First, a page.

Bassoe: Borr and Paragon kick off “Jackup Scrapfest 2018”, and the party’s just getting started

One of Paragon Offshore’s jack-up rigs (For illustration)

By: David Carter Shinn

One of Paragon Offshore's jack-up rigs (For illustration)

Nearly 20 jackups left the offshore rig fleet during the first quarter of the year. A lot more are coming as rig owners throw in the towel for their old assets.

As we’ve mentioned before, nobody likes scrapping jackups. They’re cheap to stack, risky and expensive to move, and generally have lower steel value than drillships and semisubs.

Until recently, owners have been reluctant to send them to the scrapyard. Now, as low dayrates persist and old rigs continue to rot, the likelihood that older rigs will ever come back into the market again has all but disappeared.

Owners’ realization of this, combined with higher steel prices and more scrap buyers in the market, is driving the trend in jackup scrapping we’re seeing today.

Jackup scrapping volume to triple in 2018

Looking at data from the Bassoe Analytics offshore rig database, 21 jackups left the fleet in 2017 (15 for scrapping and 6 for conversion). Although we’re only a little more than one quarter through the year, jackup attrition in 2018 has already reached 17 rigs.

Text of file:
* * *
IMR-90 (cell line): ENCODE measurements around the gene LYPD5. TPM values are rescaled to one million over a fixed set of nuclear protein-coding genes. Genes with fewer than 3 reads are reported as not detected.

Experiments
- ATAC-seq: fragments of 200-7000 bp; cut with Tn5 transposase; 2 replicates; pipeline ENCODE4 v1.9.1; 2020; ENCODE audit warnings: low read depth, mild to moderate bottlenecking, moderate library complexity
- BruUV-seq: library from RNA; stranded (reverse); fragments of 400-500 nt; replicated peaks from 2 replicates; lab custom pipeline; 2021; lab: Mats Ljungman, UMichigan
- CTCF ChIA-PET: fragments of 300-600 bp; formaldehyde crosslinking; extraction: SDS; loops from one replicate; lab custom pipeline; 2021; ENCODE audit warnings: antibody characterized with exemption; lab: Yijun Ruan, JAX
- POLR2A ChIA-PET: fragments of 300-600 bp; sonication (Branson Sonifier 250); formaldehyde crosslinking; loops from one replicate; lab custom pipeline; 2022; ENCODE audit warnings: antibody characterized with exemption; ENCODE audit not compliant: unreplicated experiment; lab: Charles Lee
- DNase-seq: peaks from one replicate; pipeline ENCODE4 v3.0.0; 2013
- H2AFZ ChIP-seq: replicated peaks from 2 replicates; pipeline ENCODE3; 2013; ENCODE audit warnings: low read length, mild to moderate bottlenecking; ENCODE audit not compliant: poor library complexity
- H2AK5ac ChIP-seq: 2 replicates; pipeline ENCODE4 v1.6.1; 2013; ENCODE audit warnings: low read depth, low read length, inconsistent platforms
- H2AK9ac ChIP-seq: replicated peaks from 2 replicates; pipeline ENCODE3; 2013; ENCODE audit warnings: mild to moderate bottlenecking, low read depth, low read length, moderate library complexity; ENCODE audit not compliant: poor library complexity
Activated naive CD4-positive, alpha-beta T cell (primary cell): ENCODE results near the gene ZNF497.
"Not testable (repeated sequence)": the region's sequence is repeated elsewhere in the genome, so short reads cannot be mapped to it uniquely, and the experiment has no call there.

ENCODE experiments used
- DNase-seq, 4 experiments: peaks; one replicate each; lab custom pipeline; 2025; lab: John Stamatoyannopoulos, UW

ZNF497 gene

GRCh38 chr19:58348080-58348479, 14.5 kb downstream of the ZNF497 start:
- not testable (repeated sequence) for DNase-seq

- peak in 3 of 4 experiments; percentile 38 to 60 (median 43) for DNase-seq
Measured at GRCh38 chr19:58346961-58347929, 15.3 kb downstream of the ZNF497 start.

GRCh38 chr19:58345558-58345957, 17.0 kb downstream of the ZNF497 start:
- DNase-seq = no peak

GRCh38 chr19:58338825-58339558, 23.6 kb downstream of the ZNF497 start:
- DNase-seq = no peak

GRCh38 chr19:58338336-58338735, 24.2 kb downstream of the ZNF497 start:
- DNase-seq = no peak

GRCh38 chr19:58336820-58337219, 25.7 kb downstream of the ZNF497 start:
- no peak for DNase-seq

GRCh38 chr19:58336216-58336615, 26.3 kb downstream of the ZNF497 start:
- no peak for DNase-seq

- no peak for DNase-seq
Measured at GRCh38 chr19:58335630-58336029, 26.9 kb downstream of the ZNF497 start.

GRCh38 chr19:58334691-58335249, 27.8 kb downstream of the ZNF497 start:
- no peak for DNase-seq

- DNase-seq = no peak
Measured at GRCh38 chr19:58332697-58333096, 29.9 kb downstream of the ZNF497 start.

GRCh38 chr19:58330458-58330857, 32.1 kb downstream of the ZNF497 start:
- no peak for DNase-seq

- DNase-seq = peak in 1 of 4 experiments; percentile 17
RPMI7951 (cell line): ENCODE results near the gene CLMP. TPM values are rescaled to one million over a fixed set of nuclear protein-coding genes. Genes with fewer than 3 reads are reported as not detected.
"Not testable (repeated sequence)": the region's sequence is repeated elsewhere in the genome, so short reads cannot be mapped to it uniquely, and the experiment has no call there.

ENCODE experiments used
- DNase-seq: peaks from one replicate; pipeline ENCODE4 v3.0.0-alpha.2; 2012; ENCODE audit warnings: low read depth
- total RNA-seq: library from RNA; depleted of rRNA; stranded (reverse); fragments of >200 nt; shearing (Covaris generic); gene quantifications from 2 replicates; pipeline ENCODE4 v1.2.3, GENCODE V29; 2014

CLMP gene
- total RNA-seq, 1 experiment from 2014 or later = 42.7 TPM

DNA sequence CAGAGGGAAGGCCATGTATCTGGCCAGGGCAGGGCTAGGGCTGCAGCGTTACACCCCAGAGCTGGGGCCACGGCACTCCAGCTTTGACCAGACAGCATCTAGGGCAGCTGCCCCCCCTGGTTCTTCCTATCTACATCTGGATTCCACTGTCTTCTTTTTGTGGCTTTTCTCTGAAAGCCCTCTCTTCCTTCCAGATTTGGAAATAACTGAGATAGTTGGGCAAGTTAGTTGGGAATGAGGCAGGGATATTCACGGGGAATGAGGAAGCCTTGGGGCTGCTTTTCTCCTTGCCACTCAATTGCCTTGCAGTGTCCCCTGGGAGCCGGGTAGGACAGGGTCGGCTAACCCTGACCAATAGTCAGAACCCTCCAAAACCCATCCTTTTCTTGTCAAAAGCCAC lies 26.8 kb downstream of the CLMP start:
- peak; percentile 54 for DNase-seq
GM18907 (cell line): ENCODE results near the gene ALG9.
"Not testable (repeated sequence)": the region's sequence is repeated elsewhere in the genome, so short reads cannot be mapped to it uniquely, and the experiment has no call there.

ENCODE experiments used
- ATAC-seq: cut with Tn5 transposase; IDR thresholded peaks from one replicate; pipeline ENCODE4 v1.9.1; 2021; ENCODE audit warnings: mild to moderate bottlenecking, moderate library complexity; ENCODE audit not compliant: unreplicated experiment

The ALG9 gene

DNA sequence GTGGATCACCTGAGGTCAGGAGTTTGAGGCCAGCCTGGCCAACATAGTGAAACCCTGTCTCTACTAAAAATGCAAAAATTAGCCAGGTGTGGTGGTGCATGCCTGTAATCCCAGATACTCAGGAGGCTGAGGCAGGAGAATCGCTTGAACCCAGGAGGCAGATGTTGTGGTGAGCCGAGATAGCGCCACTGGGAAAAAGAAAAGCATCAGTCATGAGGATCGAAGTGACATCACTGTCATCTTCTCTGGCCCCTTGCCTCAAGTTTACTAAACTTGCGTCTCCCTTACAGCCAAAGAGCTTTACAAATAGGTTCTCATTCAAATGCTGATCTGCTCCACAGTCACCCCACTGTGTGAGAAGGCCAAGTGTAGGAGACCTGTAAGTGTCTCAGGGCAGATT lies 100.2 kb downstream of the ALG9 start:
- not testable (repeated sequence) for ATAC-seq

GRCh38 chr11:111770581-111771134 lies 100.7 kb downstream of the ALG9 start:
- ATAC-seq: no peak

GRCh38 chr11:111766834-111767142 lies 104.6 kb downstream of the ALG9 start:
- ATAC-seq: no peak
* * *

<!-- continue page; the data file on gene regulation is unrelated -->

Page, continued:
Borr Drilling and Paragon Offshore (who are completing the transition process after Borr’s acquisition of Paragon), have together contributed to 11 of the 17 jackups sold in 2018. They’re expected to add another ten rigs from the stacked Paragon fleet over the next few weeks, bringing the total sold this year to 27 jackups.

But Borr’s not the only owner who’s getting in on the action. We expect to see up to 60 rigs scrapped or sold for conversion this year, around three times the amount sold in 2017.

Nobody knows what “real” jackup supply is anymore

There are currently 493 jackup rigs in the market plus 89 under construction. If we take out rigs which are non-competitive as defined by age (built pre-2000), special survey date (past due or soon due), stacking status (cold stacked), and delivery likelihood (in the case of newbuilds), we get to a potential supply range of 340–515 rigs, with a pool of 160 old rigs still in some state of competitiveness.

Real competitive supply in the jackup fleet is one of the great unknowns today. The pool of 160 old rigs (125 drilling plus 35 stacked) will determine what the supply number eventually becomes.

And over time, as operators’ preferences for newer rigs strengthen and owners forego investments to keep old rigs in service, more and more rigs in the “old pool” will end up at scrapyards.

The jackup “scrapfest” has officially begun and it’s going to intensify.

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